The city, at once benevolent and indifferent to its residents, is the inspiration for this debut collection of poetry by Suzanne Bowness. In the first poem, a young woman arrives in the big city, where “in the beginning, anonymity is everywhere,” and wonders what her life there will bring. Using this new arrival as her starting point, Bowness moves on to develop urban themes of anonymity and collectivity alongside individualist themes of freedom, loneliness, and growing self identity. Part private reflection, part love letter to the metropolis, The Days You’ve Spent pulls back the curtain on city life, finding beauty in neon signs and profundity in laundromats. In these poems, the individual and the city interweave, and urban immersion becomes an essential element in personal growth.
Suzanne (Sue) Bowness is a writer and editor whose poems have appeared in the Literary Review of Canada and Pagitica. Her play The Reading Circle won first place in the 2006 Ottawa Little-Theatre One-Act Playwriting Competition. She is pursuing a PhD in English at the University of Ottawa with a focus on nineteenth-century Canadian magazines.

The Grammar of Distance
Ian Burgham

ISBN-13: 978-1-926639-09-3
ISBN-10: 1-926639-09-X
Ian Burgham once again presents poems of compassion that celebrate all manner of the heartland’s hazards and risks.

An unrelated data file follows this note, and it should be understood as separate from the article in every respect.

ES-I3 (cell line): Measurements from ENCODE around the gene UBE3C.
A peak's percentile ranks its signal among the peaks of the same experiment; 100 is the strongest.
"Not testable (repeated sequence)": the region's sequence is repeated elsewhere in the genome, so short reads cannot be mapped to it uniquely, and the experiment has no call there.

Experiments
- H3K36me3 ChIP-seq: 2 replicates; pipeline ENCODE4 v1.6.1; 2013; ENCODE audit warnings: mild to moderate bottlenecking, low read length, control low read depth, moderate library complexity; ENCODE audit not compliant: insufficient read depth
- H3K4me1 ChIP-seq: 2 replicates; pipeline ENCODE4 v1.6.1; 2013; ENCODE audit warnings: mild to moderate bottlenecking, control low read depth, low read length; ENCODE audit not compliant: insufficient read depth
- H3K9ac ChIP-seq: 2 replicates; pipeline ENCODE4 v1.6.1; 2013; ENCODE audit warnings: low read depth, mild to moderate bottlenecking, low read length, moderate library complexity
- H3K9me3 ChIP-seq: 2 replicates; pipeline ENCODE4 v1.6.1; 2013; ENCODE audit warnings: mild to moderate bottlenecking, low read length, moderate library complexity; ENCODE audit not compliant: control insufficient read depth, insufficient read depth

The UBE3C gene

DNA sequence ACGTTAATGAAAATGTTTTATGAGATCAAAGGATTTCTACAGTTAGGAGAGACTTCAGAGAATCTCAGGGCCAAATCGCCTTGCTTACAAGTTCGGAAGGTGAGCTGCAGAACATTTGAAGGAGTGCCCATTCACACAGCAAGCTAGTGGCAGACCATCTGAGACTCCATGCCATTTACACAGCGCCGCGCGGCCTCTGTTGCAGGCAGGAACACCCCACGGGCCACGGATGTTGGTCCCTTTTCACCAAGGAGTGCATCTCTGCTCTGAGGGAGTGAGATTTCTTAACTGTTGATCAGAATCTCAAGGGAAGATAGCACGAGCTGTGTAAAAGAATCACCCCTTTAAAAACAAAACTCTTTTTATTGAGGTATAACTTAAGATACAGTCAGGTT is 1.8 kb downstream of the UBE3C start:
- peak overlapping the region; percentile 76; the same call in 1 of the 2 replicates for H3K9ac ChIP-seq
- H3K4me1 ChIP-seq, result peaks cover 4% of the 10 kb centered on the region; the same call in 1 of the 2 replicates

In his third collection of poetry, The Grammar of Distance, Ian Burgham writes from his gut and his heart. His imagery is, by turns, sensuous and rough-hewn, soft and hard. The poems crackle with sonic energy; they whinny and stamp. They whistle in the dark. His poetic landscapes frequent the windswept coasts of Scotland; but in this collection, we also find him doing terribly Canadian things like snowshoeing, surveying, chopping wood. Sometimes Al Purdy can be heard in Burgham’s voice and, occasionally, Patrick Lane. His penchant for storytelling and Celtic elegiac moods makes him a solid candidate for the position of poetic counterpart to Alistair MacLeod. Like all strong poets, Burgham’s imagination breaks past borders. Tribal and intense, his poems are conversations with loved ones, lost ones, and all the poets with storms in their bones. They are feisty. They rant. They grieve. They celebrate. Burgham is a thinker, a philosophical poet, a restless soul who asks big questions.